The Gate was built in the form of a triumphal arch towards the second half of 4th century. The gate is named after Hercules due to the reliefs represting Hercules
wearing lion's skin. The gate was made narrow to prevent wheeled vehicles like chariots which came from the Magnesian Gate going into the city. In mythology, Hercules was a god the son of Zeus who had a half divine nature and half human nature. He was the god of agriculture, the protector of soil and honest business. Strongest human. After the gates travellers start walking through shops and residential areas. Since the chariots were not allowed to pass through, the streets after gate of Hercules are much smoother.
Curetes Street Ephesus
The Curetes Street lies between the Hercules Gate and the Celsus Library. Some name lists of the Curetes were inscribed on marble columns found on the north side of the street. The modern name of the street derives from these inscriptions. Curetes were priests of Artemis who were believed to help Artemis with new births. According to some historians, there is a high possibility of the French word Curetage for abortion is originated from the Curetes of Ephesus. They used to serve in the Prythenion. In literary sources the street was called Embolos. The street was decorated by statues, wealthy homes, posh stores, memorials, temples, fountains, porticos.. Only statue remained is the statue of a doctor called Alexanderos who probably served in the hospital of Ephesus.
Trajan Fountain Ephesus
Fountain of Trajan is a 2nd century AD building with two stories built by an Ephesian in memory of the Emperor Trajan. Trajan was the Roman Emperor who ruled Roman Empire in the 2nd century. In his time Roman Empire was in its peak time. In front of the building there was a pool with water flowing from beneath the colossal statue of Trajan. Trajan was depicted as left foot on the ground, right foot on a ball. Saying "I am the ruler of the world. The world is under my foot." Left foot of his statue can still be seen today. The ball under the foot symbolizing the world. In the 17th century Galilieo period, Europe was not sure if the world had a round shape. Galileo was banned because of his ideas. Aristotales knew that the world had sphere shape in 225BC. During that time Erathostenes calculated the diameter of the World. Philosopher Thales calulated Solar eclipse in 585BC, probably he knew that the world was round too. Statues of other emperors, gods and heroes stood in niches. Some of these are displayed in the museum today. The facade of the building is highly ornate with Corinthian columns on the upper storey and Composite columns on the lower. Composite colums were a combination of Ionic and Corinthian colums. Very popular in the 2nd century.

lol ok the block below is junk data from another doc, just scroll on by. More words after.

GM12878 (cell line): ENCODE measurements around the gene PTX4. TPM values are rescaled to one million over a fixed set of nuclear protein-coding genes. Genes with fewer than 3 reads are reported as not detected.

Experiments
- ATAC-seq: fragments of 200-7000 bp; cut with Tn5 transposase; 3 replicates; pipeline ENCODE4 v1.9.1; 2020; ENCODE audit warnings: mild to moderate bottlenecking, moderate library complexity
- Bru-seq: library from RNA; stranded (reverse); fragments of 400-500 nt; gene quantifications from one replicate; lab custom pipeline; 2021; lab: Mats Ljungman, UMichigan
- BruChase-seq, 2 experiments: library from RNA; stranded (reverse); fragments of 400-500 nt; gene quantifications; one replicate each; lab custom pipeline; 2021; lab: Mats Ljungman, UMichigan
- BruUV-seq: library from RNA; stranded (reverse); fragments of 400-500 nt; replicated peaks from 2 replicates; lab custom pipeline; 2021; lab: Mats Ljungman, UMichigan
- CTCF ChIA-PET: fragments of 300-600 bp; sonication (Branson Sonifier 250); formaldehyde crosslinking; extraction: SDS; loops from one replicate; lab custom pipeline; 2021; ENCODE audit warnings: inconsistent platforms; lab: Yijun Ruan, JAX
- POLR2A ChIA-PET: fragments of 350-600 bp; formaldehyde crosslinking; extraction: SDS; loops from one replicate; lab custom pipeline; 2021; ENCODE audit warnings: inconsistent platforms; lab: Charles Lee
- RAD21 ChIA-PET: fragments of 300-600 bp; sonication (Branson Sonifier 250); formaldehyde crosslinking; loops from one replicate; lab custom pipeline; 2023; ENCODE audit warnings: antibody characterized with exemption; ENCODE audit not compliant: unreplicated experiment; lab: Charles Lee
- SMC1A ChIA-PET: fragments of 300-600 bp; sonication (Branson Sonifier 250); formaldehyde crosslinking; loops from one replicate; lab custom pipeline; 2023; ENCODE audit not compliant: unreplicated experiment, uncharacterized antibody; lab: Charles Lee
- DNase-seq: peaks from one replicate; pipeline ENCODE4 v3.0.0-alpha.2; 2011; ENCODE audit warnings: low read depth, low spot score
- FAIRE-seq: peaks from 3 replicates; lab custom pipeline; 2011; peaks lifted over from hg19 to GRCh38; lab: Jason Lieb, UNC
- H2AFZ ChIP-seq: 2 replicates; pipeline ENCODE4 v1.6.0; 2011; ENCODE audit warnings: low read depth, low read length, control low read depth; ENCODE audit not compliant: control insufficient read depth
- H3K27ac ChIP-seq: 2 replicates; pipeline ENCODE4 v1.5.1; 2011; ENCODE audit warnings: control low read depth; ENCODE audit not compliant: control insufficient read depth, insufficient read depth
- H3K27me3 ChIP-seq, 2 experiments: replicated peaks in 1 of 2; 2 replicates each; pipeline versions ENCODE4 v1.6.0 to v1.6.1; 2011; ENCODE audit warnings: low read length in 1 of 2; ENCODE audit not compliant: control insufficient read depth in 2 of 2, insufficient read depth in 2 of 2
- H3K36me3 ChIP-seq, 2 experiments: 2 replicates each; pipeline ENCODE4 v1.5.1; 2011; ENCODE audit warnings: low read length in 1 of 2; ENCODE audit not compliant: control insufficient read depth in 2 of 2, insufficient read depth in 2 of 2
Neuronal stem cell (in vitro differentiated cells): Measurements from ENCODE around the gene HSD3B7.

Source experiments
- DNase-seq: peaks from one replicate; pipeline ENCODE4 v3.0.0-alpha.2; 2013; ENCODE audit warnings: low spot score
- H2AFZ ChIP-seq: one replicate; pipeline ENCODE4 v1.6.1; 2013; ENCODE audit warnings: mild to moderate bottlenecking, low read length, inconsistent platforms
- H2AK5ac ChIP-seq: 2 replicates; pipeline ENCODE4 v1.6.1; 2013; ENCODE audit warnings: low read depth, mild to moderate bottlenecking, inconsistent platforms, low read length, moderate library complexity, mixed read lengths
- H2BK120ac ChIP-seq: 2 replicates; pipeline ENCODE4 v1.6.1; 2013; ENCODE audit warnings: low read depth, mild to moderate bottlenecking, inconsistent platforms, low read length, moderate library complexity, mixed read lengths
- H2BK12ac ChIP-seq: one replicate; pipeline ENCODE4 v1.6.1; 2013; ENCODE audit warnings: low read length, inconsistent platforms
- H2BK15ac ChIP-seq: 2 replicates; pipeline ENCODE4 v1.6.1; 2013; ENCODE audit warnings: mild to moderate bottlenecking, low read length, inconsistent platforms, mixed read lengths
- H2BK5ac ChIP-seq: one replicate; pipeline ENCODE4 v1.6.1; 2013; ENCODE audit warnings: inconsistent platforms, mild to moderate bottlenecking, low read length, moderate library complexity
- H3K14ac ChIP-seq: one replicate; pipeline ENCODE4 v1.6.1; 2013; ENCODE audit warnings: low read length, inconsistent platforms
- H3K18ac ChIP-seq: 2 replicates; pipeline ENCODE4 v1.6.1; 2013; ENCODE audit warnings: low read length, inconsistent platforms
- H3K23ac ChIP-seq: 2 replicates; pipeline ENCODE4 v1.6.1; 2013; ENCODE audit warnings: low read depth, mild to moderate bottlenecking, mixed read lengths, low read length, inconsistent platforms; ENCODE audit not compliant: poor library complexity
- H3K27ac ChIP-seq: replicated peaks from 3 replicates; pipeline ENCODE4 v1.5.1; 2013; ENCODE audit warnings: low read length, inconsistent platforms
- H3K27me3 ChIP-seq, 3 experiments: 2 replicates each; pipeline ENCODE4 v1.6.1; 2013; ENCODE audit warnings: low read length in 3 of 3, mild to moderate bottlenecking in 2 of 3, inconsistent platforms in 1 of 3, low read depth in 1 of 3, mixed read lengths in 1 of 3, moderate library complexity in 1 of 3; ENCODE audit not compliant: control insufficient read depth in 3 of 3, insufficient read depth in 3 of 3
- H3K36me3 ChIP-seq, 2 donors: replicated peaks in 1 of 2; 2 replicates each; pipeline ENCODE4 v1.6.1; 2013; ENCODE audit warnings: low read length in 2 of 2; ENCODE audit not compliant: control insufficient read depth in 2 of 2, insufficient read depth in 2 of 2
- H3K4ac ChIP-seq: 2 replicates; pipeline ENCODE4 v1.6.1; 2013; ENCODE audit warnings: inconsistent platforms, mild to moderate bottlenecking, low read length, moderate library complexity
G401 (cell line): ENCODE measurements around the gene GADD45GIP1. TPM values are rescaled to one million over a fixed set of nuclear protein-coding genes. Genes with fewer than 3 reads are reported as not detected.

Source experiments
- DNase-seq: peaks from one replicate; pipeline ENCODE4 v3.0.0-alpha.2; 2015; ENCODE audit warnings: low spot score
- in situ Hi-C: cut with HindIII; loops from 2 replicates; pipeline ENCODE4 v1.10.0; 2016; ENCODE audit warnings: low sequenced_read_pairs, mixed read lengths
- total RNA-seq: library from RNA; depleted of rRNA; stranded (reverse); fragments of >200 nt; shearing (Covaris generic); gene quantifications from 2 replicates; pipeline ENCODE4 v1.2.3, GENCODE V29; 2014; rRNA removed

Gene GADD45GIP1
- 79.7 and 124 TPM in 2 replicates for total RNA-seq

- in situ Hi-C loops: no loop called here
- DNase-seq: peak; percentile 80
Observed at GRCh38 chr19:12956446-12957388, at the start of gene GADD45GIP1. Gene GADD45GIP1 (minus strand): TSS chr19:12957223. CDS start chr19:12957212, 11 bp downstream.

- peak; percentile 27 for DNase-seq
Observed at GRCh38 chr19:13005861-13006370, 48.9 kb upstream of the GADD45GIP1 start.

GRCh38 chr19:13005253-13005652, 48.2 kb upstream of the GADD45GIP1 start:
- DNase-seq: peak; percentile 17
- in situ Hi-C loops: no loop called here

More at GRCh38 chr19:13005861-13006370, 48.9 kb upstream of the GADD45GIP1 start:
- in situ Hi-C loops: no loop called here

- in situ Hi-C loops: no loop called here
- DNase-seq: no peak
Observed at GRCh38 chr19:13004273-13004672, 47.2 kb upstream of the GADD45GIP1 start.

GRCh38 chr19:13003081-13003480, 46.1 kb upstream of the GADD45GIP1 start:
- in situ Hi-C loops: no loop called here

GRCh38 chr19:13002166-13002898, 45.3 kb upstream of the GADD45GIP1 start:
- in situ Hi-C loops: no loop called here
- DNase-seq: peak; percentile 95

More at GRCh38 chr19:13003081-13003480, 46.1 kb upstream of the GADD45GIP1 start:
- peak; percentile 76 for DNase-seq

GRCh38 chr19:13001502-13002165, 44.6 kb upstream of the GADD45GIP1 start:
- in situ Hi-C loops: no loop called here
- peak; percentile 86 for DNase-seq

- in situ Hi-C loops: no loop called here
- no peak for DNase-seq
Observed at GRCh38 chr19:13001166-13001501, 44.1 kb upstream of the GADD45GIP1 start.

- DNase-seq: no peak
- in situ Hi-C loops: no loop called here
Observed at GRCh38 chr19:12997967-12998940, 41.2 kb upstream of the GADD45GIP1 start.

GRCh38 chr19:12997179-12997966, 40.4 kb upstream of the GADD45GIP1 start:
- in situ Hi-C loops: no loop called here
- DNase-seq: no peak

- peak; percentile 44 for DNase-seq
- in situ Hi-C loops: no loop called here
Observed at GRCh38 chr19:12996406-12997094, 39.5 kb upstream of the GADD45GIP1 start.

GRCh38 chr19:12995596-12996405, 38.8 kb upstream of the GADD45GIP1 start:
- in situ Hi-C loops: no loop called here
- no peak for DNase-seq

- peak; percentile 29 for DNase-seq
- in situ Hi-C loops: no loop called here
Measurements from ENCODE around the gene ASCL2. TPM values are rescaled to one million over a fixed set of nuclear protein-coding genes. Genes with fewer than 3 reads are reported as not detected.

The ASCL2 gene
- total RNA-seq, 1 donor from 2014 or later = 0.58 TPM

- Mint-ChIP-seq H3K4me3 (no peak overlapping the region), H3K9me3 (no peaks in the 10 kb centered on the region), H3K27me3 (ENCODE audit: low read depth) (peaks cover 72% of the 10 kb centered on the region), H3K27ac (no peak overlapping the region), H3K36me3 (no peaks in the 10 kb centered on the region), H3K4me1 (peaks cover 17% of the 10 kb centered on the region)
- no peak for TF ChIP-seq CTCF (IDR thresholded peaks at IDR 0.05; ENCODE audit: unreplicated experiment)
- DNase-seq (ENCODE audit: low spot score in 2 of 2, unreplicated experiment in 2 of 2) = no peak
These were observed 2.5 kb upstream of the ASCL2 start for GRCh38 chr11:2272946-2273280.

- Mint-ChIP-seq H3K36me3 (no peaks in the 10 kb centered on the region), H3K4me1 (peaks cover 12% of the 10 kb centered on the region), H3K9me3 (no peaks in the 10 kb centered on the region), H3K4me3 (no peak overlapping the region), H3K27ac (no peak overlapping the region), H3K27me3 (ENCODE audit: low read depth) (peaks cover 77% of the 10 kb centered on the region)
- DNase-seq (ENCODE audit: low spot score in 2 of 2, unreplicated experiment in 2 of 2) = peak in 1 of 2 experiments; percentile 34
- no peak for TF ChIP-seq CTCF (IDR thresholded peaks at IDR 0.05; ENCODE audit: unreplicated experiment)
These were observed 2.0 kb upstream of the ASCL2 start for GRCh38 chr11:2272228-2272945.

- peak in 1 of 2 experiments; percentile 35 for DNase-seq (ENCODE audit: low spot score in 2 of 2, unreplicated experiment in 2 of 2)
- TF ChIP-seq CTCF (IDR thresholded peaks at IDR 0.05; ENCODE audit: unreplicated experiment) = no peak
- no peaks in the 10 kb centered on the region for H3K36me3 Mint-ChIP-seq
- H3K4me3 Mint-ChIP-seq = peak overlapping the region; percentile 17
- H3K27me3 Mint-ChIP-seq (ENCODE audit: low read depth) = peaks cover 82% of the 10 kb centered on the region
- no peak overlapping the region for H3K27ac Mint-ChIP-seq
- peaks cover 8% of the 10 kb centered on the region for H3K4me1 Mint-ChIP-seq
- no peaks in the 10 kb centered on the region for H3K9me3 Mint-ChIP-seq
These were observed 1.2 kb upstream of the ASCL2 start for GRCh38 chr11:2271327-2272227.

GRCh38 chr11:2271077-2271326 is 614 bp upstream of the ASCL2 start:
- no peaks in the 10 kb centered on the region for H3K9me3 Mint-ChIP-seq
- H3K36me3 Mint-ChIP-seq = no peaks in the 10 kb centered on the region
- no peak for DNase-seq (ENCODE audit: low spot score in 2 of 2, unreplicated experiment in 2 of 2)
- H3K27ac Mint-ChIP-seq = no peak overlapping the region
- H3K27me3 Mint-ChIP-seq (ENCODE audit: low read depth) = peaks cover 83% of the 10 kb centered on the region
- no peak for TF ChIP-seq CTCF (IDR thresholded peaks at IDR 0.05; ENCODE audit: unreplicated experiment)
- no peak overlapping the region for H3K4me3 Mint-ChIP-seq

Temple of Hadrian
Hadrian Temple Ephesus
The Hadrian Temple was built in the 2nd century AD and renovated in the 4the century AD in the name of the Emperor Hadrian. Hadrian was the Roman Emperor who ordered the walls between Scotland & England. He came to rule after Trajan. It was originally in Corinthian style consisting of a cella and a porch. The keystone of the arch has a relief of Tyche (Romans called her Fortuna), the goddess of fortune & destiny. In the lunette over the entrance to the cella, there is another relief of a semi-nude girl, probably of Medusa, in acanthus leaves. Medusa is a protective architectural element for evil. According to the mythological story Medusa was a gorgeus girl who took the attention of Zeus. His jealous wife turned her into a giant with snake hair and who ever she looked the person was turning into a stone. Athena, the godess of wisdom wanted the head of Medusa. She assigned Perseus. Perseus had the head cut off. While he was transporting the head to Athena from each blood drop snakes in the world was created. Athena used the head on her shield to be protected from her enemies. This became a tradition in Roman Buildings and Roman shields. Today we do have a very similar faith. Once we purchase a property or a car or once we have new baby, we always have an evil eye on. To keep the bad spirits away, protection against earthquakes, eyes of jealousy, accidents... Friezes were added there from different places in Ephesus during a restoration in the 4th century AD. They are scenes relating to the legendary foundation of the city. From left to right: Androclus, the mythological founder of the city, killing a wild boar. and battle with Amazons can be seen. On the facade meander motives with sevastika (German cross) is taking attention.